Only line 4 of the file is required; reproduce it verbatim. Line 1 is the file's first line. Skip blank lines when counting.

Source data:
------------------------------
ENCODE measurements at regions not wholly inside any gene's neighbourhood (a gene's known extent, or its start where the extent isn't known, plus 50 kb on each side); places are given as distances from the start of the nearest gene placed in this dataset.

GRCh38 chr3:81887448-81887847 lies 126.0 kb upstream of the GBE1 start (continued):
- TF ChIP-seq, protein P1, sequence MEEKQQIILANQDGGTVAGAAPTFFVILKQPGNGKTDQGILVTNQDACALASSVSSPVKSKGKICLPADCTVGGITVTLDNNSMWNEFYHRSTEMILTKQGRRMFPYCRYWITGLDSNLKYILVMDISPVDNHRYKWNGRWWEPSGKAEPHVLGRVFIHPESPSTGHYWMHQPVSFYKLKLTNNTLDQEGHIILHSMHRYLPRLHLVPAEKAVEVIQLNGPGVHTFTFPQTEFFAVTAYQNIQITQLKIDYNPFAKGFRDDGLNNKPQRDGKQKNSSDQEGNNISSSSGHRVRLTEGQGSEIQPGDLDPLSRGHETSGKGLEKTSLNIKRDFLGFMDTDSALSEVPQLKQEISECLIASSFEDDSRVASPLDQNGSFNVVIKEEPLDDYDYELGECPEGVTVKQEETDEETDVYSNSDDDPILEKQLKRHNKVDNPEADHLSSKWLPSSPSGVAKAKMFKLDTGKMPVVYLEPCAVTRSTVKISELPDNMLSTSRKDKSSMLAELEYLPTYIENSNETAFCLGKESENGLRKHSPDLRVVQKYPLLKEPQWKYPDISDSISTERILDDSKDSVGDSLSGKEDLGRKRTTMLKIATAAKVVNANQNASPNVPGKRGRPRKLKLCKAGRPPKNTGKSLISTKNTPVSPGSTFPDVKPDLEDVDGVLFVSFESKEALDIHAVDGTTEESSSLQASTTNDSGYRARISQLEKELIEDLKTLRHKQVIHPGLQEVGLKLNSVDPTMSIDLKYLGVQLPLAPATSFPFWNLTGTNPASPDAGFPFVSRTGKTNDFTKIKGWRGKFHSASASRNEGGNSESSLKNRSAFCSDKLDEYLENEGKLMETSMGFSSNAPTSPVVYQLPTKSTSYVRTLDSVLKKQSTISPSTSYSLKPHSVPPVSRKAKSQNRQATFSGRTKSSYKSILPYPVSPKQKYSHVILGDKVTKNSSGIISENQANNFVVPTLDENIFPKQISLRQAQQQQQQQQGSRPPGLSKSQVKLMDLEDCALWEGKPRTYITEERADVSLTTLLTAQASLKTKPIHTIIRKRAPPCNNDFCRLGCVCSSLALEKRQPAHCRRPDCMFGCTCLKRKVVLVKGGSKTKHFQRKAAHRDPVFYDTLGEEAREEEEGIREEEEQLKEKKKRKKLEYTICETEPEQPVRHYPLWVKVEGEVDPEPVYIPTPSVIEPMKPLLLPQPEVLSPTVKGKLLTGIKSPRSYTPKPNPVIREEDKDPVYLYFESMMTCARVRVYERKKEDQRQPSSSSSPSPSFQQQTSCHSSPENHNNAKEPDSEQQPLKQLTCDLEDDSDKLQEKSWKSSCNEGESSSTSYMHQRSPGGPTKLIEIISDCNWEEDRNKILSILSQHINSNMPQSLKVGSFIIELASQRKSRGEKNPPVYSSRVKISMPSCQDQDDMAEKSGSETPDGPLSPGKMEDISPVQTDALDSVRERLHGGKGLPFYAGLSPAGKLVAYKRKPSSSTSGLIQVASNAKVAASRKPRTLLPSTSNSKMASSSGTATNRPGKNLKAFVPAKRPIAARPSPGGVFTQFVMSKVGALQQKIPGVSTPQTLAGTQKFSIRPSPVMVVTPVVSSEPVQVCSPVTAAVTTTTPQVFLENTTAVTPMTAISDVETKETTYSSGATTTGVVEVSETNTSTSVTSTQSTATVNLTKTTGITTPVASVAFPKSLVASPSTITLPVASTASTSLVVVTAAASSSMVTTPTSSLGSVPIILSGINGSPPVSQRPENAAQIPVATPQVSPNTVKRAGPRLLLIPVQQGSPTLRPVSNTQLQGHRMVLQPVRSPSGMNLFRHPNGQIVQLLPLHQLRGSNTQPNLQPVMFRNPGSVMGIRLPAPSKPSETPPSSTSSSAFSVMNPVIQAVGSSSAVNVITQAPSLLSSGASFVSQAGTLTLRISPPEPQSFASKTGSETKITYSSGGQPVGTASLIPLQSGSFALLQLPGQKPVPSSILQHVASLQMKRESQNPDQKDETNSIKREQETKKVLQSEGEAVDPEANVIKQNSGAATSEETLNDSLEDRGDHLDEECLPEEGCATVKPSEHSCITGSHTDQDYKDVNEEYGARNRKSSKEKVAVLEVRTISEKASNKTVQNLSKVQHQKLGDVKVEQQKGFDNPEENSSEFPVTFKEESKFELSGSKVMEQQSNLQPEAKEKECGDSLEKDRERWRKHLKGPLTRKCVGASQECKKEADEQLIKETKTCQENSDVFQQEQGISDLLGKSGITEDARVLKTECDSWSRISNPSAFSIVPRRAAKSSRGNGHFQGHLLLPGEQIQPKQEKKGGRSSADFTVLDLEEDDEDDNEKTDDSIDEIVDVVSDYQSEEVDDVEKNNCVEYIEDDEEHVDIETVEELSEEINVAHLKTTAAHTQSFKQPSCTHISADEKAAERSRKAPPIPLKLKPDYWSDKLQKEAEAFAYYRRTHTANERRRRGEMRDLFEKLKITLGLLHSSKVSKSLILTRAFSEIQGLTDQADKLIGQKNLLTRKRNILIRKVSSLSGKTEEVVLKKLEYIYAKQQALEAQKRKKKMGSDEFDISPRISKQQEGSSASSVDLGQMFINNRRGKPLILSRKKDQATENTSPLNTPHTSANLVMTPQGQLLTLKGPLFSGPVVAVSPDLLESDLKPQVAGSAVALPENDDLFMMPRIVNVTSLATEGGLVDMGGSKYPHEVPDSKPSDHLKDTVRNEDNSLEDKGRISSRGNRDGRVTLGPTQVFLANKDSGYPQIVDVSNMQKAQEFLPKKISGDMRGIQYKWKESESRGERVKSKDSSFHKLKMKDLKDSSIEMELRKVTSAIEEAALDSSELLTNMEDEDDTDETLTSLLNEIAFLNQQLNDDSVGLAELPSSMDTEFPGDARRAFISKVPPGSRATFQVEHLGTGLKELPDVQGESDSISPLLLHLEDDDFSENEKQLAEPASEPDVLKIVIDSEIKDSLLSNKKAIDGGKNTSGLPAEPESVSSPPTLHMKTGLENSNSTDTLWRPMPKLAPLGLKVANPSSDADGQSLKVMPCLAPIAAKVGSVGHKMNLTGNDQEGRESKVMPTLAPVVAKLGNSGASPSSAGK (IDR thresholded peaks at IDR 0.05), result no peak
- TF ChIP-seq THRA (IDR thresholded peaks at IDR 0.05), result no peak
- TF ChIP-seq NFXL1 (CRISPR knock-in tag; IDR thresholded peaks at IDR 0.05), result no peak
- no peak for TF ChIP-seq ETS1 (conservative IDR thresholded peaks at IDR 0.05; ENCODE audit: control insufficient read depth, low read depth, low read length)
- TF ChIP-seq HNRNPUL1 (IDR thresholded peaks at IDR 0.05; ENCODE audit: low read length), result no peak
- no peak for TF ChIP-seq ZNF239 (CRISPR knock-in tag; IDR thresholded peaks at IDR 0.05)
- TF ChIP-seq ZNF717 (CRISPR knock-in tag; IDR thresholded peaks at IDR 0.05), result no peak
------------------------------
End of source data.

- TF ChIP-seq THRA (IDR thresholded peaks at IDR 0.05), result no peak